Hearing Her Whisper in a Room Full of Shouting

It is a noisy time in which we live, and countless voices drift throughout our days and our nights. Unless we are among the most disciplined of people, the moments have become rare when we allow our souls the rest and quiet that they so desperately need. 

Instead, we consume. More and more, deeper and deeper, we fill the seconds and minutes and hours of our days with voices, words, images, messages. Often, we don’t even recognize that the media we consume is not only providing our entertainment, but feeding our affections. 


When we first found ourselves navigating the world of Down syndrome, I had no idea what I was doing. I came to the table with very little factual knowledge on Down syndrome and quite a lot of preconceived notions and outdated cultural stereotypes. Through the course of time and the process of educating ourselves, my family has been able to put to rest many misguided beliefs that drove our fears and provoked our insecurities. I have come to realize that a diagnosis of Down syndrome does not mean life will be horrible; it is not the ultimate dream-crusher that I originally assumed it would be. 

The Greatest Danger of Down Syndrome

Recently, I read a story about a baby boy born in 1982, known to us only as Baby Doe. Interestingly, this baby who had no name quickly became the center of national debate over the sanctity of human life.

In the court of public opinion, some found this newborn baby boy to be guilty of two grave offenses. First, he had Down syndrome. Somehow, he had managed to breeze through pregnancy without being detected, thus taking away his parents’ ability to abort him in the womb. Second, he was born with a (surgically correctable) condition known as tracheoesophagael fistual. Yet while a nearby hospital and its medical team were ready and willing to perform surgery on him, Baby Doe’s parents chose instead to follow the archaic and biased advice of the mother’s obstetrician…and they did nothing.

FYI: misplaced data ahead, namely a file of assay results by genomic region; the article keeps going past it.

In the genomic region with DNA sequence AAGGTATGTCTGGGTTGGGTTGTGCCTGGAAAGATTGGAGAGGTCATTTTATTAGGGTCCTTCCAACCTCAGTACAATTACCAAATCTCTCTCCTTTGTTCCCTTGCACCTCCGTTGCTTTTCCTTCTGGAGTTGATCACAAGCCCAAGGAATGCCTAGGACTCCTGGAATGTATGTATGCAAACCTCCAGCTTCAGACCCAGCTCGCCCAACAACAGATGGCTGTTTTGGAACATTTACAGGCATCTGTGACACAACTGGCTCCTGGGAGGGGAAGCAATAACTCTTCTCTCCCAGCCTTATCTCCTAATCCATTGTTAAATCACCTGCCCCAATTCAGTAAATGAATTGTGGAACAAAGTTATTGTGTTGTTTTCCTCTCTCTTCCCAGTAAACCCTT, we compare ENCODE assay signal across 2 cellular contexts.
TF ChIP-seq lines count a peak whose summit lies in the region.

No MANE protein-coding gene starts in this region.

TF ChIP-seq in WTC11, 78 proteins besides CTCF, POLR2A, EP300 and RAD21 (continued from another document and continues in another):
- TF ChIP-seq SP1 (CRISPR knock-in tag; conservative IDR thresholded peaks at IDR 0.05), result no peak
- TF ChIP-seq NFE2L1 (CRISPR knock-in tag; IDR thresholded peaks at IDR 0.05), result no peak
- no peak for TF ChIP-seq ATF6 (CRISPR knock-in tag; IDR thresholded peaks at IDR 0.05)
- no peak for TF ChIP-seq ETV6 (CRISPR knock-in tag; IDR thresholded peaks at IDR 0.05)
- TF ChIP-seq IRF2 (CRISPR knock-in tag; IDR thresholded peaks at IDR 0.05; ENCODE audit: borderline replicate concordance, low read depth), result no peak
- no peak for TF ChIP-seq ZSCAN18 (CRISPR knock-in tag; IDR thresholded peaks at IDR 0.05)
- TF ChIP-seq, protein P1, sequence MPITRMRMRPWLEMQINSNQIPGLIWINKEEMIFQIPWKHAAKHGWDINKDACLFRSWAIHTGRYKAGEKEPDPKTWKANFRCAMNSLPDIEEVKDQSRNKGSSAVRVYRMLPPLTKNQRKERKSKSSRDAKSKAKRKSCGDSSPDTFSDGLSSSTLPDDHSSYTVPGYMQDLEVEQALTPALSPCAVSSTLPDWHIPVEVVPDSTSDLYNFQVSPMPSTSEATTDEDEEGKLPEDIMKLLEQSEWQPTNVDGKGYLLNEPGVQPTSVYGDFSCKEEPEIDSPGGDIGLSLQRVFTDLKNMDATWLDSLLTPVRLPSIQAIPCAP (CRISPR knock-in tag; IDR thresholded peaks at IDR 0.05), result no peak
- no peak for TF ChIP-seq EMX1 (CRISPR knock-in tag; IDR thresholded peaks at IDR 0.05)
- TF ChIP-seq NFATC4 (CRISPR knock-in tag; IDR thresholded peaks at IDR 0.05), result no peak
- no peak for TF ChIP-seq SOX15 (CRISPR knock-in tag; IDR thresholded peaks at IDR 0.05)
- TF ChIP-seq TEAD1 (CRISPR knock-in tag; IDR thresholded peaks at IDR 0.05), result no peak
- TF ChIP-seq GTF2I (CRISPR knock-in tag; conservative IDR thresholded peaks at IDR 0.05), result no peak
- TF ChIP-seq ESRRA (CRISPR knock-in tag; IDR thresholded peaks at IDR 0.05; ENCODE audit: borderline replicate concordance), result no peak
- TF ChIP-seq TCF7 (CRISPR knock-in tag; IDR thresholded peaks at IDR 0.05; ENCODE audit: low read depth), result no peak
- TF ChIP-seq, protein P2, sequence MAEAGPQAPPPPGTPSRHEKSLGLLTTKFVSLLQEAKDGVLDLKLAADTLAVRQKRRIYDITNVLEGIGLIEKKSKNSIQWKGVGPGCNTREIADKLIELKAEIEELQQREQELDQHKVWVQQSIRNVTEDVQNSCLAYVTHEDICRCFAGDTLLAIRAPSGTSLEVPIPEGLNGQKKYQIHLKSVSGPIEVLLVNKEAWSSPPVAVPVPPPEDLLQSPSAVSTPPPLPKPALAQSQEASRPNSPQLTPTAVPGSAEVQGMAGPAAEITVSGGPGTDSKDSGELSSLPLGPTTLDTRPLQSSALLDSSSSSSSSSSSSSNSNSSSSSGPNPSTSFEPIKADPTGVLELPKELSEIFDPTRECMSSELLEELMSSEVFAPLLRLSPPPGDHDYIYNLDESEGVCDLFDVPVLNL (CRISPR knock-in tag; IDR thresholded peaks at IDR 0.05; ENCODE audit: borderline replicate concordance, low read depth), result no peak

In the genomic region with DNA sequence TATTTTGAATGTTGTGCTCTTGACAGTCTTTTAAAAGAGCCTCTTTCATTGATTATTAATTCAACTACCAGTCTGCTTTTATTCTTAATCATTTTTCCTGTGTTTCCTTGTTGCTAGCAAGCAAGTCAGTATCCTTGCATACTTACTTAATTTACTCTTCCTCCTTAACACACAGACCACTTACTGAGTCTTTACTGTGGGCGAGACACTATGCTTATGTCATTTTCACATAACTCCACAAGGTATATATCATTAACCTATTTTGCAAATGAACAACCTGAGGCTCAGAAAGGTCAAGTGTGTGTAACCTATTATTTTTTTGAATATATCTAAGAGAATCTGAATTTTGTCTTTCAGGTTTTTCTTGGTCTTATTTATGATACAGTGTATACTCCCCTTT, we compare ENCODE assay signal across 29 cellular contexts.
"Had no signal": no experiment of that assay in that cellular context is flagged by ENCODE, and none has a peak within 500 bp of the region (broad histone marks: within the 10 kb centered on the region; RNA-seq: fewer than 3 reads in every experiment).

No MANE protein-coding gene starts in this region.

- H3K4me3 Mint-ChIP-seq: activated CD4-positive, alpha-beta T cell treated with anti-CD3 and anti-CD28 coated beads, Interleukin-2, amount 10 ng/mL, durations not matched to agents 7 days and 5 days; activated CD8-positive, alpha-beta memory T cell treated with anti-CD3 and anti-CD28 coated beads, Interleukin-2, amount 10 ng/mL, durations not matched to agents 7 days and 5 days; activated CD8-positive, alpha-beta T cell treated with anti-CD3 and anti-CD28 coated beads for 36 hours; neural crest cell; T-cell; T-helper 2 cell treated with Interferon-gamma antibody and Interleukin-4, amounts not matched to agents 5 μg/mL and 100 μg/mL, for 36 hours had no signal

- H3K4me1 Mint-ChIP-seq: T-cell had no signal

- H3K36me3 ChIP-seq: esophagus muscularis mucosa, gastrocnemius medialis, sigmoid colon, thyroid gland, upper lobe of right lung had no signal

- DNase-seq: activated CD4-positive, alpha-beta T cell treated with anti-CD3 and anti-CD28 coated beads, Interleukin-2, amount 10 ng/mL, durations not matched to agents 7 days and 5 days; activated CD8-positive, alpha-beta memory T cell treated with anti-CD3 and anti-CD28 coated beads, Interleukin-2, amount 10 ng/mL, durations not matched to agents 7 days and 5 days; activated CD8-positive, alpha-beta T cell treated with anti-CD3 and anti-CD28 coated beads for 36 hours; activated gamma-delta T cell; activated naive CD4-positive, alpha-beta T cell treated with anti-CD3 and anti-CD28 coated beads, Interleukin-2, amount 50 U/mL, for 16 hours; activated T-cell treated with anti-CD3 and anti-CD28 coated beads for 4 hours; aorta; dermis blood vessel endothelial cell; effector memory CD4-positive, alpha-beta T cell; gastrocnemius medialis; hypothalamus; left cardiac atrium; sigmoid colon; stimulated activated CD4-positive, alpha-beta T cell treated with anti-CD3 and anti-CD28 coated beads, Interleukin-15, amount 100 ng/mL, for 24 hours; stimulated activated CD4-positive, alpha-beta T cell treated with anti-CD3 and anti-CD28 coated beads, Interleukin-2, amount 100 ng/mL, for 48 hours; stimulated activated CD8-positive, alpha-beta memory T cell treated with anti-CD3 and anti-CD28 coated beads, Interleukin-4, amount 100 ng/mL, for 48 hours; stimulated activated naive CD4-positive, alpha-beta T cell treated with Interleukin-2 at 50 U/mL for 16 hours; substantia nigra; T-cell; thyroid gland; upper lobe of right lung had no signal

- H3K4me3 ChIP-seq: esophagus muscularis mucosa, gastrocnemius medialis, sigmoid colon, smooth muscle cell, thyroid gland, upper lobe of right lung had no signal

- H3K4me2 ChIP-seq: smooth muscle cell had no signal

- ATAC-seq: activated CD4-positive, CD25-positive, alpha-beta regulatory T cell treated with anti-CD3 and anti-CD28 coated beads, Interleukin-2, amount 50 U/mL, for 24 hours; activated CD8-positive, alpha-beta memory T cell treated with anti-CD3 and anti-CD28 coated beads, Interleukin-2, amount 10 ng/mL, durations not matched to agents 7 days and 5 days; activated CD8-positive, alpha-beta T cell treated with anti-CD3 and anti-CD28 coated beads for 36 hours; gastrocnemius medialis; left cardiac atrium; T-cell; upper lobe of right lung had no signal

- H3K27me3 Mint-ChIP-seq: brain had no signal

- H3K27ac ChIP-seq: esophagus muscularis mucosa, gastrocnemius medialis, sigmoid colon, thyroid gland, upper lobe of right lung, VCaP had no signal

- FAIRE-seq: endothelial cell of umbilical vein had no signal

When Infertility Finds a Name

It was just seven years ago that I walked my days with an almost ever-present, searing pain in my heart. With many, many months of a silent womb to my name, the feelings of failure and barrenness had become familiar friends to my lonely days. At the time, I had no promise that I would ever bear children. I had no guarantee that Trey and I would see our desires become reality of having a home filled with the pitter-patter of many little feet. And the heartache was crushing.

How Could God... (Part 2)

When I was in college, I took a class one semester on religious cults. The class was fairly small, and I knew almost everyone in there. Except there was a new girl. I had never seen her before, and she was very different than what I was used to seeing in my school. She wore all black, sometimes with spikes on her clothes, and she had many piercings. But what made her really different, causing her to stand out so starkly amongst my classmates, was her anger. In our class on religion, it was very clear that she was angry at God.

At first, I chose to ignore her. She was different, and it is always easier to ignore different when it makes us uncomfortable. But as the semester wore on, the Lord kept bringing her to my mind. She sat alone day in and day out, and she needed a friend. He wanted me to be that person, so finally, I befriended her. What I learned has stayed with me ever since.